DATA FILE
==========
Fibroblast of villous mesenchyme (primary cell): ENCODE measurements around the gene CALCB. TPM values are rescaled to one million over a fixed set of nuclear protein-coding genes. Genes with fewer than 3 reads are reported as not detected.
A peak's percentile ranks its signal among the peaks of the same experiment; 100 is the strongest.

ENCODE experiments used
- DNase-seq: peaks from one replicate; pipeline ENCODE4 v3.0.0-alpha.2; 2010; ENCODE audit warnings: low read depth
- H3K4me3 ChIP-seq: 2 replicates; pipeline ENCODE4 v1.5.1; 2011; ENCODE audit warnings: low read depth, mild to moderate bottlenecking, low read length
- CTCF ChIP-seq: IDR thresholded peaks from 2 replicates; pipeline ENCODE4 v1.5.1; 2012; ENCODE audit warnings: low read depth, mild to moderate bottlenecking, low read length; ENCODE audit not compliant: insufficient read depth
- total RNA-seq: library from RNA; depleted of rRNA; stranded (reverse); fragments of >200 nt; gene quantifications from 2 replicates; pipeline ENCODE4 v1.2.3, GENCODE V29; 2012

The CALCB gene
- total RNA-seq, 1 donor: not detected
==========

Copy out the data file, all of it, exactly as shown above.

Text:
Fibroblast of villous mesenchyme (primary cell): ENCODE measurements around the gene CALCB. TPM values are rescaled to one million over a fixed set of nuclear protein-coding genes. Genes with fewer than 3 reads are reported as not detected.
A peak's percentile ranks its signal among the peaks of the same experiment; 100 is the strongest.

ENCODE experiments used
- DNase-seq: peaks from one replicate; pipeline ENCODE4 v3.0.0-alpha.2; 2010; ENCODE audit warnings: low read depth
- H3K4me3 ChIP-seq: 2 replicates; pipeline ENCODE4 v1.5.1; 2011; ENCODE audit warnings: low read depth, mild to moderate bottlenecking, low read length
- CTCF ChIP-seq: IDR thresholded peaks from 2 replicates; pipeline ENCODE4 v1.5.1; 2012; ENCODE audit warnings: low read depth, mild to moderate bottlenecking, low read length; ENCODE audit not compliant: insufficient read depth
- total RNA-seq: library from RNA; depleted of rRNA; stranded (reverse); fragments of >200 nt; gene quantifications from 2 replicates; pipeline ENCODE4 v1.2.3, GENCODE V29; 2012

The CALCB gene
- total RNA-seq, 1 donor: not detected